Daniel F. Keller and Marilyn F. Keller, Appellees, v. Commissioner of Internal Revenue, Appellant, 723 F.2d 58 (10th Cir. 1983)

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US Court of Appeals for the Tenth Circuit - 723 F.2d 58 (10th Cir. 1983) Dec. 9, 1983

Stephen Gray, Atty., Tax Div., Dept. of Justice, Washington, D.C. (Glenn L. Archer, Jr., Asst. Atty. Gen., Michael L. Paup and Carleton D. Powell, Attys., Tax Div., Dept. of Justice, Washington, D.C., with him on the brief), for appellant.

Philip D. Hart, Oklahoma City, Okl. (Richard G. Taft and John N. Schaefer, Oklahoma City, Okl., with him on the brief) of McAfee & Taft, Oklahoma City, Okl., for appellees.

Before SETH, Chief Judge, and HOLLOWAY and McKAY, Circuit Judges.

McKAY, Circuit Judge.


This is an appeal from an en banc decision of the United States Tax Court, Keller v. Commissioner, 77 T.C. 1014 (1981), in which a ten-member majority held that income attributable to petitioner's medical practice was taxable to his wholly-owned professional corporation rather than to him as an individual.

Petitioner, Daniel F. Keller, is a licensed physician who specializes in pathology and is licensed as a pathologist. In 1973 Dr. Keller incorporated Keller, Inc. under the Oklahoma Professional Corporation Act. At all times he was the sole shareholder and sole director of the corporation. As an employee of Keller, Inc., Dr. Keller received compensation from the corporation which included, among other things, contributions made on his behalf to a qualified pension plan and payments under a liberal medical expense reimbursement plan.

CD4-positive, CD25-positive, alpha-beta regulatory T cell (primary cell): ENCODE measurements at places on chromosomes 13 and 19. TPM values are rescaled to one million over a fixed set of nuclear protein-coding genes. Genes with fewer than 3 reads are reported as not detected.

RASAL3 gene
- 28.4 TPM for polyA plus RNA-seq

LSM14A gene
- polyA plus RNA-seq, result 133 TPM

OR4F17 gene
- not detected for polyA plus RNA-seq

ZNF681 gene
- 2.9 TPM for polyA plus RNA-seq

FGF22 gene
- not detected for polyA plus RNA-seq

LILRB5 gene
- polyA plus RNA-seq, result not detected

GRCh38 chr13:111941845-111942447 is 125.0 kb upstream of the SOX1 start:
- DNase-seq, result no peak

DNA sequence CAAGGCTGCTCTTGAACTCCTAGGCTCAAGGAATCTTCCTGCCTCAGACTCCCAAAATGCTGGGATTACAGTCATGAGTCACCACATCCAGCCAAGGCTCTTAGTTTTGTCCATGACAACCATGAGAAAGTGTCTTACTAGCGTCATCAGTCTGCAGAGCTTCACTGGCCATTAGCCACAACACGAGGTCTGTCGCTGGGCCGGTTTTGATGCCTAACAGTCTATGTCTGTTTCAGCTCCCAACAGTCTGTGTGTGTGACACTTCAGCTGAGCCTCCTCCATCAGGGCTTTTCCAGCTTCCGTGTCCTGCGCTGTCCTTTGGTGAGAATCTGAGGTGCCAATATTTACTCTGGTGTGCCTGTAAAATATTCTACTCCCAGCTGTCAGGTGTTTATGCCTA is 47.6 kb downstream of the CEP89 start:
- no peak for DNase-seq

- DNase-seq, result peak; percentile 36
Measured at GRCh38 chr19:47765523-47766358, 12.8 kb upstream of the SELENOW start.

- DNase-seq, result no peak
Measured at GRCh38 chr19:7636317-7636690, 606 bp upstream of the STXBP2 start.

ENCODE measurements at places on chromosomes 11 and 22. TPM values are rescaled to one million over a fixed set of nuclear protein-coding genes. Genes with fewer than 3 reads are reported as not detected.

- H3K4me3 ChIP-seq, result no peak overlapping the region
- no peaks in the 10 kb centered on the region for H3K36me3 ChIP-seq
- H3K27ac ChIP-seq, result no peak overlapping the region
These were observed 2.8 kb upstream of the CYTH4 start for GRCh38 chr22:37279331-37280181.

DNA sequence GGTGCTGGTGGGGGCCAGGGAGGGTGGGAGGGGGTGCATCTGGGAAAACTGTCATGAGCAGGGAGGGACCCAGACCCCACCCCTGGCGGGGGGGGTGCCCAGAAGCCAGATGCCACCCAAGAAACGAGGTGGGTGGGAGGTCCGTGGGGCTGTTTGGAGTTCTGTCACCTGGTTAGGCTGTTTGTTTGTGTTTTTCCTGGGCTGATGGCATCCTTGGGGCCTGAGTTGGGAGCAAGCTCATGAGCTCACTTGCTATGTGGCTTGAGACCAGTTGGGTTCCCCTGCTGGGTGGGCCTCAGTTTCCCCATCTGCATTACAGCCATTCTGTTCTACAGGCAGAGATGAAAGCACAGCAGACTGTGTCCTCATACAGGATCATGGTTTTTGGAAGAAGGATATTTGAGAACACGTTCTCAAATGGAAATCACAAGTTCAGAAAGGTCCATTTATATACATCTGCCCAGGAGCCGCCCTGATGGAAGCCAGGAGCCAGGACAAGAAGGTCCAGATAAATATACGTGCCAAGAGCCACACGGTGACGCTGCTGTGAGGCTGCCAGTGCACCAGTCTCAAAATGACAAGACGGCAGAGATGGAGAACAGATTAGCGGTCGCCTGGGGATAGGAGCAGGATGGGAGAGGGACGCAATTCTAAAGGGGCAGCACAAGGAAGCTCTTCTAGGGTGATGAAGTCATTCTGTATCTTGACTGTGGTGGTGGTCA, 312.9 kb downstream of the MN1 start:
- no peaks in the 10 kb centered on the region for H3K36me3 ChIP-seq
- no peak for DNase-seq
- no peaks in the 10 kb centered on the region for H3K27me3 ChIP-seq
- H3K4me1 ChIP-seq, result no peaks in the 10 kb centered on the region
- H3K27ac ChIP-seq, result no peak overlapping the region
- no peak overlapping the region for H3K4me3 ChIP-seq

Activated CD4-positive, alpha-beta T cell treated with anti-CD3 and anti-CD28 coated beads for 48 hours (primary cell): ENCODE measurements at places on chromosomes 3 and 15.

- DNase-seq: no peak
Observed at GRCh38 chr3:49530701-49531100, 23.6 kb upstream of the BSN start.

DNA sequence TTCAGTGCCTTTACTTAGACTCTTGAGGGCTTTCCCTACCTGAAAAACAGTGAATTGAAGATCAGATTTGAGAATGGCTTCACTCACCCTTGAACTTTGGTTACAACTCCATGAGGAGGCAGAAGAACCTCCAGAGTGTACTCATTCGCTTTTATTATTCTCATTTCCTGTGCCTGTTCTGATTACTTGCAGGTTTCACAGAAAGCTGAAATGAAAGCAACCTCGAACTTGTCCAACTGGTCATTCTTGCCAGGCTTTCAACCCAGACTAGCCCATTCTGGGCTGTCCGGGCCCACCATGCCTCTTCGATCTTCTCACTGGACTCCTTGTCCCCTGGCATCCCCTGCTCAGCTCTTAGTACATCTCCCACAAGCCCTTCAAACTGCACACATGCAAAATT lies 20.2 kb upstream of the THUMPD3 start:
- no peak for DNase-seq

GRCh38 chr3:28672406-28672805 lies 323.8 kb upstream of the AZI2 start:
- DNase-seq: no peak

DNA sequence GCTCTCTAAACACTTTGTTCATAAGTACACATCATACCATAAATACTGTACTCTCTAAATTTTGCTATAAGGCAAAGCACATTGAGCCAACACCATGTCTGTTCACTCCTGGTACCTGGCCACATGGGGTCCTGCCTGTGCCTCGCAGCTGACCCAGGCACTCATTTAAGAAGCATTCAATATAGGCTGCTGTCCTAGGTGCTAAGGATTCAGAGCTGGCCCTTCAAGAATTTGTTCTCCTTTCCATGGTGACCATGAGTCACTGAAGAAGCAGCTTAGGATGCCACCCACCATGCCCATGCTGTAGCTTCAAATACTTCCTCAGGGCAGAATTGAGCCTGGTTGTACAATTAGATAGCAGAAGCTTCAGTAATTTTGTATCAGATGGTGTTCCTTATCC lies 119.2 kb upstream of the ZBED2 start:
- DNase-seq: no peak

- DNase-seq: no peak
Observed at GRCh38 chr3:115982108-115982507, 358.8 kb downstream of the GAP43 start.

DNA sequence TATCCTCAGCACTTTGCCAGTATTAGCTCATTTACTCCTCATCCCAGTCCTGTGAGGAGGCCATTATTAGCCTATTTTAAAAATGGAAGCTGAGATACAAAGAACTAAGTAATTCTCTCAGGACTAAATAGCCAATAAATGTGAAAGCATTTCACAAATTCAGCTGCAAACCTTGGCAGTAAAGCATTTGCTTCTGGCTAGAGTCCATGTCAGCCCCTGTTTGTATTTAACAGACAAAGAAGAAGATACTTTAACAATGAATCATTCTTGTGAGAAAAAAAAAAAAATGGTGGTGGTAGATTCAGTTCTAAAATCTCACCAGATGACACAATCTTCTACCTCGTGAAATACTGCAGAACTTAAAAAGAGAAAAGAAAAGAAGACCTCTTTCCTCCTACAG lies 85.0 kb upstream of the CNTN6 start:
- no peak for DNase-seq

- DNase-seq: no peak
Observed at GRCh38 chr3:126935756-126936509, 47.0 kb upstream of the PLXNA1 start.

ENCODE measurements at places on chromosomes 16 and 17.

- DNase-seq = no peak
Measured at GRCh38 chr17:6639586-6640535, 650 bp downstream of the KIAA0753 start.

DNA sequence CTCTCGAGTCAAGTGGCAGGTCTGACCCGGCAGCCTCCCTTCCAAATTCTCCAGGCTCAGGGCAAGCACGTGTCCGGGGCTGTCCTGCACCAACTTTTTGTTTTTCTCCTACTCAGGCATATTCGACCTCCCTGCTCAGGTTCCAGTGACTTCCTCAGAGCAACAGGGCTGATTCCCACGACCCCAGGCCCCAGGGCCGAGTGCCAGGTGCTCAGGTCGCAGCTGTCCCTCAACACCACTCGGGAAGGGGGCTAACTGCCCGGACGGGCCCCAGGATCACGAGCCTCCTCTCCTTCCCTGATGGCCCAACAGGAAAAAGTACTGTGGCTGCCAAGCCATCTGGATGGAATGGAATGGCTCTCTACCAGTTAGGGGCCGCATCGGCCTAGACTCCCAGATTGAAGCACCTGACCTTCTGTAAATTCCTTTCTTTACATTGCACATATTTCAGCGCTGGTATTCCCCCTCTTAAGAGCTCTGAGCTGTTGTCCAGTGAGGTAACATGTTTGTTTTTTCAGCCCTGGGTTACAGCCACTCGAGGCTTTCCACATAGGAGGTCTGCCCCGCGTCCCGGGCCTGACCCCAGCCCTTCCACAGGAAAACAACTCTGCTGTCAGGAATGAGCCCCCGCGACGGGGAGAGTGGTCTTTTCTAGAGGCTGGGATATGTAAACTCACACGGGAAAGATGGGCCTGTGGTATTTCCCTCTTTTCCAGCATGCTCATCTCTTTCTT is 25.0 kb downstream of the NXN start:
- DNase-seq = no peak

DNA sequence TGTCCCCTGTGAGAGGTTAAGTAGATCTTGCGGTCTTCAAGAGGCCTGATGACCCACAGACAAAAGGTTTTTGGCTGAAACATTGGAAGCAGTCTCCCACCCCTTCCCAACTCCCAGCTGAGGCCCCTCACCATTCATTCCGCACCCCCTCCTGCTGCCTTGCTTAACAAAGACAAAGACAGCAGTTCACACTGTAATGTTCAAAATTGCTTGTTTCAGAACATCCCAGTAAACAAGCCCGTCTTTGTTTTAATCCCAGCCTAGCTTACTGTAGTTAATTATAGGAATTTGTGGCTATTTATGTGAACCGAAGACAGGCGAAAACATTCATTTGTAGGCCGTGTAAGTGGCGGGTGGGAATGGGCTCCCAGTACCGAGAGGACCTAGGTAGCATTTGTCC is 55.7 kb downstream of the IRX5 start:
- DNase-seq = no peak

The government sought to tax Dr. Keller directly on all income received by Keller, Inc. under either Section 61(a) or Section 482 of the Internal Revenue Code of 1954 ("the Code"), 26 U.S.C. §§ 61(a) and 482 (1976). Section 482 of the Code permits the Commissioner to allocate gross income among or between controlled organizations, trades or businesses. The Tax Court reached its decision under an analysis of Section 482. It held that Section 482 allows the commissioner "to allocate income among related taxpayers to prevent the evasion of taxes or clearly to reflect the income of each taxpayer's business activities" and that a taxpayer's allocation of income under Section 482 would not be "set aside unless clearly shown to be unreasonable, capricious, and arbitrary." 77 T.C. at 1021-22.

After a thorough discussion by the Tax Court of the application of Section 482 to a one-man personal service corporation, such as Keller, Inc., we are convinced that we can add nothing in the way of elucidation or clarification of the result reached or the reasoning employed. We affirm for the reasons given by the ten-member majority of the Tax Court. See Keller v. Commissioner, 77 T.C. 1014, 1020-34 (1981).